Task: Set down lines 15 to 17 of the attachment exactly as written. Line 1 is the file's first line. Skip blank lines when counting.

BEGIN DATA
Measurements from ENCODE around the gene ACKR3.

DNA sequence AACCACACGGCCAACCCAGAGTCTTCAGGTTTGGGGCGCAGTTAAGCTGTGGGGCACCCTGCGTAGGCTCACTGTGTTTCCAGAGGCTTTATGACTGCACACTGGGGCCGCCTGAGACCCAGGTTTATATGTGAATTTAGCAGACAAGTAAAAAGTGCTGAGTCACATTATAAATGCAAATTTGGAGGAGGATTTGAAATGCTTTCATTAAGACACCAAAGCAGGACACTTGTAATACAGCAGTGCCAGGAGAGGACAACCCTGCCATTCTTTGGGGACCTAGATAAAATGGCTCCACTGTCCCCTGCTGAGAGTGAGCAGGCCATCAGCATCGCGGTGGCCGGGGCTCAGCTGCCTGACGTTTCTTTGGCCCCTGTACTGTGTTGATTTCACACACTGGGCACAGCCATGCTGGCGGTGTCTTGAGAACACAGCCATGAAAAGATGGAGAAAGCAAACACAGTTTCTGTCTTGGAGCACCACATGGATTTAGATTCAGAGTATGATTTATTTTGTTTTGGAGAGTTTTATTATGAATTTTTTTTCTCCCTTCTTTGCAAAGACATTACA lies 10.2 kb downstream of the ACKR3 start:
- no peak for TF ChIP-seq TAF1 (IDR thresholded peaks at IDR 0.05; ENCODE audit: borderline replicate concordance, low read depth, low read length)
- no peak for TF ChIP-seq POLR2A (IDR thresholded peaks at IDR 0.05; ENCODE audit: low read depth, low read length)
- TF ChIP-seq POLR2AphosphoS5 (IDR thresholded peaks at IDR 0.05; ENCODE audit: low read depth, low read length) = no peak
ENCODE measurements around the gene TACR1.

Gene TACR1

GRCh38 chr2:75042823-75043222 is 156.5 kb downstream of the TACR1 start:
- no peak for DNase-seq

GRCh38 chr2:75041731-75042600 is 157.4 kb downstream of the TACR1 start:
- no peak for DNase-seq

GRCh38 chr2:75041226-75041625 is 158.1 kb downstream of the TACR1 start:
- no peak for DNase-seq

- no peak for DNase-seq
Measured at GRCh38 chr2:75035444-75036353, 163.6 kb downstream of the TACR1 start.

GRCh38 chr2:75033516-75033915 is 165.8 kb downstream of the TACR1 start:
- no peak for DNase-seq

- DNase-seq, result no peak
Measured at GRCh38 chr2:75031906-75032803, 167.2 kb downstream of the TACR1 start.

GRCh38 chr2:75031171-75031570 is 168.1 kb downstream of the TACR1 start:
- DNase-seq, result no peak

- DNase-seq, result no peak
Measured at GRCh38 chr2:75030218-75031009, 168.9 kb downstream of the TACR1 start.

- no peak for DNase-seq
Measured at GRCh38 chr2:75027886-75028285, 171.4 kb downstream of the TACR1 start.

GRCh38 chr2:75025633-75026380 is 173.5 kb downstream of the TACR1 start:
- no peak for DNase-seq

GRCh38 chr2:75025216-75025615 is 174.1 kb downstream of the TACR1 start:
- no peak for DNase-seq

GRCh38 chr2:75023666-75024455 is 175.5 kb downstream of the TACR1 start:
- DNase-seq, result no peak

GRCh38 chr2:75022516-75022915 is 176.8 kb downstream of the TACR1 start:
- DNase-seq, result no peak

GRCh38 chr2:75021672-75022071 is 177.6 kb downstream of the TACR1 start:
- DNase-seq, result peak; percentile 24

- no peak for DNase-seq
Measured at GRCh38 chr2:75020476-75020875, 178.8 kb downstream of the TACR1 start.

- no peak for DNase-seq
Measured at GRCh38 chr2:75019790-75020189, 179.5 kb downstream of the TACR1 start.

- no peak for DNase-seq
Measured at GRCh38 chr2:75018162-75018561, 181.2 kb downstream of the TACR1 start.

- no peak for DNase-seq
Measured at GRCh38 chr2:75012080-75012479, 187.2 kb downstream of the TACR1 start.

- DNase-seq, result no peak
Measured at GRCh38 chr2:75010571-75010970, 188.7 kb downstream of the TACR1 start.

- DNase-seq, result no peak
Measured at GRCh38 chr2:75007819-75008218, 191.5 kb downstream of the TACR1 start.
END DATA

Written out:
Measured at GRCh38 chr2:75035444-75036353, 163.6 kb downstream of the TACR1 start.

GRCh38 chr2:75033516-75033915 is 165.8 kb downstream of the TACR1 start:
- no peak for DNase-seq